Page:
Warning: The following contains some opinion stated as fact, which doesn’t mean it isn’t open to reasonable discussion.
Curtis Evans on Carr’s In Spite of Thunder:
Like a lot of later Carr novels, there’s the germ for a terrific short story. The problem comes from Carr’s effort to build a full-length novel around it.
This is a very good point, and one that illustrates quite well the swift decline of Carr’s imaginative and writing skills at this stage of his career. One may add that ISOT might indeed have been a terrific short story, had Carr still written short fiction, which he no longer did. It is a long-held and completely subjective theory of mine that short stories act as kind of a barometer for a writer’s « health » and Carr demonstrates that. While never primarily known as a short story writer, he still was a regular and brilliant practicioner in his heyday and while his novel work showed a steep decline in the decade following WWII, his shorter fiction retained for a time a high level of quality, some of it ranking with his best work.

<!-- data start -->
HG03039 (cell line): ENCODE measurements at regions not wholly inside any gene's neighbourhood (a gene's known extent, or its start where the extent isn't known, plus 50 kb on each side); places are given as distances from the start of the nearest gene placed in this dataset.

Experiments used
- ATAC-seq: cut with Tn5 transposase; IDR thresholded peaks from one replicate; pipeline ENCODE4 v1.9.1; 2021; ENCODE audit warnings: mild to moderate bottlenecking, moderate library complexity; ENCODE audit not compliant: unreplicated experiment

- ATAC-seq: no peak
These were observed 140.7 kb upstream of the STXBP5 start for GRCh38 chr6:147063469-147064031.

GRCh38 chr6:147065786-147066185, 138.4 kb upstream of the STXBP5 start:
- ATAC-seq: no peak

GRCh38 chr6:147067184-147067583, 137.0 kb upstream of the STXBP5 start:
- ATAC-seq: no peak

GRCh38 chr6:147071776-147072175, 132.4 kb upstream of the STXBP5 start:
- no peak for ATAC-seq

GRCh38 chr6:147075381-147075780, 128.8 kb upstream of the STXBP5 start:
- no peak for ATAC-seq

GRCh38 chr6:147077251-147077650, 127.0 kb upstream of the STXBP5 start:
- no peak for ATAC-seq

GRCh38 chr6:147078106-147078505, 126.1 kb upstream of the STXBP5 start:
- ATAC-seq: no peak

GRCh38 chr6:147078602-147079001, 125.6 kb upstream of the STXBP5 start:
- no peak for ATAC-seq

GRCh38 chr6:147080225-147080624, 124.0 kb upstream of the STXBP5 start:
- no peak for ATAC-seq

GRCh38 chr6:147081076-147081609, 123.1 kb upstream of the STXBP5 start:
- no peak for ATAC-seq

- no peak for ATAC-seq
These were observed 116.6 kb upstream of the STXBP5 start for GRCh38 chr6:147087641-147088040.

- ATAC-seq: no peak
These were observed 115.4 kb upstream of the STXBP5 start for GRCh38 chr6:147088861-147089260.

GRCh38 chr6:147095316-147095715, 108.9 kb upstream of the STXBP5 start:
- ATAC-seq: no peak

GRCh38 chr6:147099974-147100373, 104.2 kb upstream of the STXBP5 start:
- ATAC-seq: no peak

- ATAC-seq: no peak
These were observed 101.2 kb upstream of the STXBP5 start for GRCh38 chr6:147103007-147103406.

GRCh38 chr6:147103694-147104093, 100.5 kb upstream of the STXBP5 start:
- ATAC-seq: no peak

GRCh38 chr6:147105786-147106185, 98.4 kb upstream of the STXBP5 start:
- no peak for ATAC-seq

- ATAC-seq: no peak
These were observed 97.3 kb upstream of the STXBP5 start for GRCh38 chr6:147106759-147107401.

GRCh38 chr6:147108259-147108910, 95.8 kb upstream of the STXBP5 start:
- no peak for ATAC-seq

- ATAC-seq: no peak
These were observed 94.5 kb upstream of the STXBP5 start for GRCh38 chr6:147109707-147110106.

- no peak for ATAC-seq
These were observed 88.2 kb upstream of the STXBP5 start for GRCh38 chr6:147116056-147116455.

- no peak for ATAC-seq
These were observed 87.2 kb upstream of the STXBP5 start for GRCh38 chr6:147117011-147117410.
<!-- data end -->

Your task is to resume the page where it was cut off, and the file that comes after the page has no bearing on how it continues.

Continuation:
The problem is, Carr by the time ISOT came out had stopped writing short stories altogether to focus exclusively on novels, the probable result of a conjunction of a dearth of ideas and basic market requirements. Not everyone can enjoy Stanley Ellin’s creative freedom and content oneself with writing one short story a year and a novel only when one feels like it. (There is a whole article, even a book, to be written about the high productivity expected from popular writers and its often negative effects on their work.)
This aspect of Carr’s trajectory reminds one a lot of that of his fellow crime fiction giant, Agatha Christie, whose short story work once prolific became increasingly rarer as she aged and her skills waned. The lesson for wannabe writers is a clear one: if you can’t even muster ideas to write a tale, don’t bother writing a novel. Whether this lesson can really be applied in real life when you have to make a living, remains to be seen. It is unfortunate at any rate that crime writers unlike their literary colleagues, are so rarely allowed to retire when they’re no longer at the top of their game.